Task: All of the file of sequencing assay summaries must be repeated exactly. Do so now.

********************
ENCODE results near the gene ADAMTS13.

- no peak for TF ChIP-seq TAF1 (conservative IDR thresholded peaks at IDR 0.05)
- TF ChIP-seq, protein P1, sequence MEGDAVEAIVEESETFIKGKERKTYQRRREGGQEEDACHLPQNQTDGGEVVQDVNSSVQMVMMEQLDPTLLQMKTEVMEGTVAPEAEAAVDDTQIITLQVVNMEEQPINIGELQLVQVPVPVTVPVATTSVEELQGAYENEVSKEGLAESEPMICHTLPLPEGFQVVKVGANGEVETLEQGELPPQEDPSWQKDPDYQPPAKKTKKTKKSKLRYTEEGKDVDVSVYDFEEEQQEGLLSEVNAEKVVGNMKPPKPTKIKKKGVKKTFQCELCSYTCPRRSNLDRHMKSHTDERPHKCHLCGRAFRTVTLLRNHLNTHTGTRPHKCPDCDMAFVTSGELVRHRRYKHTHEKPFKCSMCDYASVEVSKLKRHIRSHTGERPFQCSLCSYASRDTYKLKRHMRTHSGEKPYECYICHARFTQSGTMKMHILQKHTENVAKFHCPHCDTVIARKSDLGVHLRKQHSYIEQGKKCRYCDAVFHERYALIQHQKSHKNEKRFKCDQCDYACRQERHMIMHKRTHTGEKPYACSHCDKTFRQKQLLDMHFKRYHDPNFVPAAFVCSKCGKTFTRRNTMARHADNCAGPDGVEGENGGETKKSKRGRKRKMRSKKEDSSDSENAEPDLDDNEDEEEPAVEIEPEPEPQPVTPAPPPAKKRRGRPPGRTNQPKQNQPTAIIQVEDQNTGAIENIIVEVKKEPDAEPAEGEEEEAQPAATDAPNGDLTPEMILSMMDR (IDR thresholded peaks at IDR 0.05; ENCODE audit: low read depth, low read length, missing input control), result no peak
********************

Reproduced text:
ENCODE results near the gene ADAMTS13.

- no peak for TF ChIP-seq TAF1 (conservative IDR thresholded peaks at IDR 0.05)
- TF ChIP-seq, protein P1, sequence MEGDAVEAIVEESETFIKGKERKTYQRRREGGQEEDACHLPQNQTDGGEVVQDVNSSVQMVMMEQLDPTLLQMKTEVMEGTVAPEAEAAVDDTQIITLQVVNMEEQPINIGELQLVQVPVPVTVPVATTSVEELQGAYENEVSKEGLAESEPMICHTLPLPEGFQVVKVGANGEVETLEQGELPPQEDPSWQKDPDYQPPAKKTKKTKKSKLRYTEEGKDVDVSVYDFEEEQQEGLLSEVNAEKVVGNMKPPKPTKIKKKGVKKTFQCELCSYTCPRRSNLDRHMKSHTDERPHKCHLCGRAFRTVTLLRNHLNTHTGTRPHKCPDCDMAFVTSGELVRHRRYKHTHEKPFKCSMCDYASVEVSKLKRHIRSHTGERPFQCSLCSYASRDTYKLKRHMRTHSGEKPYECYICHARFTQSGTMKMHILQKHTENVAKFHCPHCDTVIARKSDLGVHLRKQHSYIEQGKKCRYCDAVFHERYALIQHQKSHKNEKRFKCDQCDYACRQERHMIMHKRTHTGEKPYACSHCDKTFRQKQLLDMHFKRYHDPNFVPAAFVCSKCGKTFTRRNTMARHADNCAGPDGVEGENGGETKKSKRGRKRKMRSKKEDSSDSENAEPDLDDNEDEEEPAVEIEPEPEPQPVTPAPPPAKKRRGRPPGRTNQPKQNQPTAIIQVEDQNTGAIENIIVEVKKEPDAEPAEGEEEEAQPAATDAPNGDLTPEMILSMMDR (IDR thresholded peaks at IDR 0.05; ENCODE audit: low read depth, low read length, missing input control), result no peak